Carl Malamud is known for projects such as Internet Talk Radio, tpc.int, and putting the SEC's EDGAR database on the Net. He is one of the founders of the Internet Multicasting Service, and is currently working on NetTopBox -- an attempt to route around the heavily-patented, multi-billion dollar Electronic Program Guide industry and build a distributed, open media guide. Carl will present a session on NetTopBox at O'Reilly's upcoming Open Source Convention.
We recently spoke to Carl about his current work and the need for an open program guide.
Bruce Stewart: What is the Internet Multicasting Service?
Carl Malamud: We're a non-profit research corporation, known for a series of projects on the Internet we've lumped together under the rubric of "public works." We've been around since 1993 when we started the first radio station on the Net. We're probably best known for putting the SEC's EDGAR database online, running it for two years, and then getting the SEC to take over the service.
You can see some of our past projects on our site.
Stewart: Since you founded Internet Talk Radio in the early days of the Net, have you been keeping up on the current controversy surrounding streaming radio stations on the Web, and if so what are your opinions about it?
Malamud: By controversy, you mean the CARP copyright review that set obscenely high rates for streaming music?
Malamud: Bleah. I went and saw the copyright office in 1993 because BMI and ASCAP wouldn't count Internet Talk Radio as a public radio station, even though we were dues-paying members of the public radio satellite system. They said they'd help, but they ended up studying the issue. After 9 years of deliberation, I'm afraid the copyright office didn't get it quite right.
I suspect one of the radio stations with deep pockets or a law school close by will take the CARP rates into court and that we haven't heard the last of this.
By the way, when we were running our radio station, we didn't really have the option of playing music since we couldn't get licenses from BMI and ASCAP. So we concentrated on developing our own content, and I must say I'm glad we did that. We got to work with the National Press Club, the Kennedy Center, the U.S. Congress, and a bunch of other very official places, and we also did a lot of live broadcasts followed by archived audio/video/images at places like the IETF and Interop.
So CARP may not be the end of Internet Radio, but it might force some groups to start thinking of how they can create new content instead of simply spinning platters you can already hear at much higher fidelity with a $20 CD player.
Stewart: Tell us a little about the NetTopBox project.
Malamud: Electronic Program Guides are a little-known area, but a pretty crucial one as consumer media starts to meet the Internet. You wouldn't think that the idea of a directory of programs on the tube would be novel, but the Patent Office, after a careful search of their own files, determined that no patents had been issued and this was therefore new and then proceeded to award a few hundred patents.
That means the gateway into your television is now the private property of a couple of big media companies. And, if you look at TV Guide®, you can see that innovation isn't exactly flourishing in this area.
The NetTopBox project is an effort to open the portal into your television. We think that's important whether or not you believe in convergence. If you think TV-land is different from PC-land, you still need to be able to control your consumer devices from your network (or live forever in a world of a million remotes).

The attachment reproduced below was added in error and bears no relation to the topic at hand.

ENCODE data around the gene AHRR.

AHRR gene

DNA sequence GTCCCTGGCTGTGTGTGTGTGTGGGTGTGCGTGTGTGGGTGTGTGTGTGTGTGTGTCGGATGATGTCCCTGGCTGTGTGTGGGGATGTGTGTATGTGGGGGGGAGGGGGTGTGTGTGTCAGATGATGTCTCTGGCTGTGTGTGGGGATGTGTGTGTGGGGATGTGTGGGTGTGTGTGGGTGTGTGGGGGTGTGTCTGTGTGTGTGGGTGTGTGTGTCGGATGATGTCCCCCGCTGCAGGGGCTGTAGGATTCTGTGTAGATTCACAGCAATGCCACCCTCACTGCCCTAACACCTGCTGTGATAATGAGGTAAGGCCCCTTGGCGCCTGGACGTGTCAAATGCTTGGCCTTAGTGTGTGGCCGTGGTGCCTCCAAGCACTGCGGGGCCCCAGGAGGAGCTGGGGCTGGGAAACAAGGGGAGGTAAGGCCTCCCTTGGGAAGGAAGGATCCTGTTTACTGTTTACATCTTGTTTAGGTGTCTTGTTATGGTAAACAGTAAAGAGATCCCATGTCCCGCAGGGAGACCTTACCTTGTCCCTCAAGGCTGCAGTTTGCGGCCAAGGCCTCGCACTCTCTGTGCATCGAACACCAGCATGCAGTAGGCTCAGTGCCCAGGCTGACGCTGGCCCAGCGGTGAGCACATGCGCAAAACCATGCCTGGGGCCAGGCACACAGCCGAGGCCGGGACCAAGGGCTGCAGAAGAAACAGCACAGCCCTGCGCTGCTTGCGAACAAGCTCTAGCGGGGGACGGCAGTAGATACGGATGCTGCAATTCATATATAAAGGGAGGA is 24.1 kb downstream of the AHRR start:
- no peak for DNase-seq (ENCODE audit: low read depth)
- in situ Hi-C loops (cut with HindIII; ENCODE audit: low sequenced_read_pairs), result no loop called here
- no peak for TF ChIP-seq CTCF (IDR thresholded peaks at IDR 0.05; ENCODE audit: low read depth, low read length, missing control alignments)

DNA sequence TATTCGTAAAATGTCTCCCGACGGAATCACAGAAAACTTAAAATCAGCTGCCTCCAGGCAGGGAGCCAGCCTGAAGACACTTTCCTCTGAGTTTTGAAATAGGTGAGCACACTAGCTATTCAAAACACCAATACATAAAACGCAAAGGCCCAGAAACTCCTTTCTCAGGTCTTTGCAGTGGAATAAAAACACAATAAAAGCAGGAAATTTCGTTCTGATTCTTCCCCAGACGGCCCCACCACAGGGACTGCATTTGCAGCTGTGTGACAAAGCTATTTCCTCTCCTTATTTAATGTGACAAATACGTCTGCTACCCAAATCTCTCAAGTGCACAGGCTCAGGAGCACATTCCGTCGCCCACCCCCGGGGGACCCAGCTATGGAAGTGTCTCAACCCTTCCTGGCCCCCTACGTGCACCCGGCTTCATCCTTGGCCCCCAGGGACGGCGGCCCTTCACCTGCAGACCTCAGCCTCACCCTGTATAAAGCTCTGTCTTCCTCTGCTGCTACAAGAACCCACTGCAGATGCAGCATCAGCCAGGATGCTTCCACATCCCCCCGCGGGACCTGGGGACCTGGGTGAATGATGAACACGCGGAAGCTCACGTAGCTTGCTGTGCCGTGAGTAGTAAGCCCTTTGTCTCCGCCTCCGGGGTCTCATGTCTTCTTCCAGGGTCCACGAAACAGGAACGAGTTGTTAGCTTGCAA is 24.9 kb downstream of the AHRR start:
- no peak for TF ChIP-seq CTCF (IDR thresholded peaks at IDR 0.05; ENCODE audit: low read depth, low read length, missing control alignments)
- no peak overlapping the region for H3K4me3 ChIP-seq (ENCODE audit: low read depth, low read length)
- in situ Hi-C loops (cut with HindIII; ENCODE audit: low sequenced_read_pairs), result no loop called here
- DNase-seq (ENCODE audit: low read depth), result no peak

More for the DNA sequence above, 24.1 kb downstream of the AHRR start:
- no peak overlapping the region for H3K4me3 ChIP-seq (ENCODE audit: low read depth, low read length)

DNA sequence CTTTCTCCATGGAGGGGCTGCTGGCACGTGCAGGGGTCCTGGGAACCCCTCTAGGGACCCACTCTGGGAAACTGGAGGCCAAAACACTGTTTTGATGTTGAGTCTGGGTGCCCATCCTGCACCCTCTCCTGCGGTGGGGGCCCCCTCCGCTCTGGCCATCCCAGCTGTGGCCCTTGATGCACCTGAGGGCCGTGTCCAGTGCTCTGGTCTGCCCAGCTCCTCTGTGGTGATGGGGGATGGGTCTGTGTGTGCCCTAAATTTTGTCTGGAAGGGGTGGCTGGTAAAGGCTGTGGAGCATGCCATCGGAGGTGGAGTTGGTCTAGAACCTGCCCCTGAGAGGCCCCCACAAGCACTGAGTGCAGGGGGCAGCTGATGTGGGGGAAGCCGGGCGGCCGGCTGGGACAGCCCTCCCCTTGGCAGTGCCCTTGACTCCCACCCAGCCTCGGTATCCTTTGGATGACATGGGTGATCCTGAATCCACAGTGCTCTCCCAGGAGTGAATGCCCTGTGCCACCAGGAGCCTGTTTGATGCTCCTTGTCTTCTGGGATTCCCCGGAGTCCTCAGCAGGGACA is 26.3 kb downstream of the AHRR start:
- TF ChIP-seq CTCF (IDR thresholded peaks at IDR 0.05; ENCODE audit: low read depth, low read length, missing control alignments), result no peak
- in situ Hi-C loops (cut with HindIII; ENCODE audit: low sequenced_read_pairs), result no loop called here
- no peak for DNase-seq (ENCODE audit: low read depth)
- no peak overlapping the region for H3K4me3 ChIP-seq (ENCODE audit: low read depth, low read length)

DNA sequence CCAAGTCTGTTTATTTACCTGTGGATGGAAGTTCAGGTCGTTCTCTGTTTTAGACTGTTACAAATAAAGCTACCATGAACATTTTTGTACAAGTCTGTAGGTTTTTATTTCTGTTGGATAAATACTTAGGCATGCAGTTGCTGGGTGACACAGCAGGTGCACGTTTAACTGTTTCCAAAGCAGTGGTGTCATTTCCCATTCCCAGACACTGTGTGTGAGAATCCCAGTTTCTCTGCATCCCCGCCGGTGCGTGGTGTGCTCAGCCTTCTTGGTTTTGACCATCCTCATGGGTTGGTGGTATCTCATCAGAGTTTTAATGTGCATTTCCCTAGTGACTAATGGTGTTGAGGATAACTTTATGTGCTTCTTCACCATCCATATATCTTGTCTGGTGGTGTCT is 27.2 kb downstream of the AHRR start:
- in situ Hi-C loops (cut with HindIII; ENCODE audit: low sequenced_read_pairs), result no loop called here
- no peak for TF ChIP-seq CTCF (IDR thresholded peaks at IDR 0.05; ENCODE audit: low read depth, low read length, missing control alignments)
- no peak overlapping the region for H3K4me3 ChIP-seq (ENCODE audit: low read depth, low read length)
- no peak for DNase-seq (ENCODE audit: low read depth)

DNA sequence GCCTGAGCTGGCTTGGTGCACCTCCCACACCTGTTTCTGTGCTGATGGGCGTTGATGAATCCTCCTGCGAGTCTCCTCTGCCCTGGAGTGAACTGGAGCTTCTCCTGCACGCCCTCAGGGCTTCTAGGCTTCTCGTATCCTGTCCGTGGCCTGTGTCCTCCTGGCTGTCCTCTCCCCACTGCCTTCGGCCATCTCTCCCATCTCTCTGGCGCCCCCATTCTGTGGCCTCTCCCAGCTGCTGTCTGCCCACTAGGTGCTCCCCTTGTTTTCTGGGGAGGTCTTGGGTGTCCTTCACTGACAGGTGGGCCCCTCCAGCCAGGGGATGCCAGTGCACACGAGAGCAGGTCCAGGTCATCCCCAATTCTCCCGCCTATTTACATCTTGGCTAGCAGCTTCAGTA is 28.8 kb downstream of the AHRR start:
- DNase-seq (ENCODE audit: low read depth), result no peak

If you think media is going to show up on your laptop, you should be even more concerned about patents that limit what you can do to find media you like more effectively.
Stewart: Which companies have received the majority of these patents?
Malamud: Gemstar is the price-performance leader in this field, though there are plenty of other bogus patents out there. For example, CDDB got a patent for taking a hash of a CD-A file header and sending it to a server for lookup ... go figure.
Stewart: What motivated you to start working on NetTopBox?
Malamud: It seemed like an area that could use some help. We got done helping the U.S. government with their databases, so we figured we could lend a hand in this area.
Stewart: What is your timeline for achieving an open source electronic television program guide?
Malamud: ASAP. Seriously, we're looking at a 2-to-3-year project. We're not convinced that we're the ones building an "open source electronic television program guide" ... we don't want to be Gemstar and there's plenty of companies, coalitions, and communities out there trying to do better than them.
I think our contributions will be more strategic. We'll pick a few fights and try to win them rather than trying to be Google meets Gemstar. We'll explain a bit more of our strategy at OSCON.
Stewart: Can you give a little background on Gemstar? Are they the ones trying to get a lock on this type of information?
Malamud: It's more than Gemstar. It's a mindset at the Patent Office, in the venture capital community, in big media companies, and in startups ... they're all trying to build walls around our public parks and charge admission.
Companies like Gemstar deserve all the market cap they can get from Wall Street, but that market cap should be from value-added information, not by running the only toll bridge allowed to cross the swamp into cable land.
Stewart: What have been the biggest challenges so far in this project?
Malamud: Figuring out where to start and how to do so without incurring seven-digit legal expenses.
Stewart: What do you think of products like TiVo and ReplayTV?
Malamud: Love them! They changed the way we talk to our television.
Bruce Stewart is a freelance technology writer and editor.
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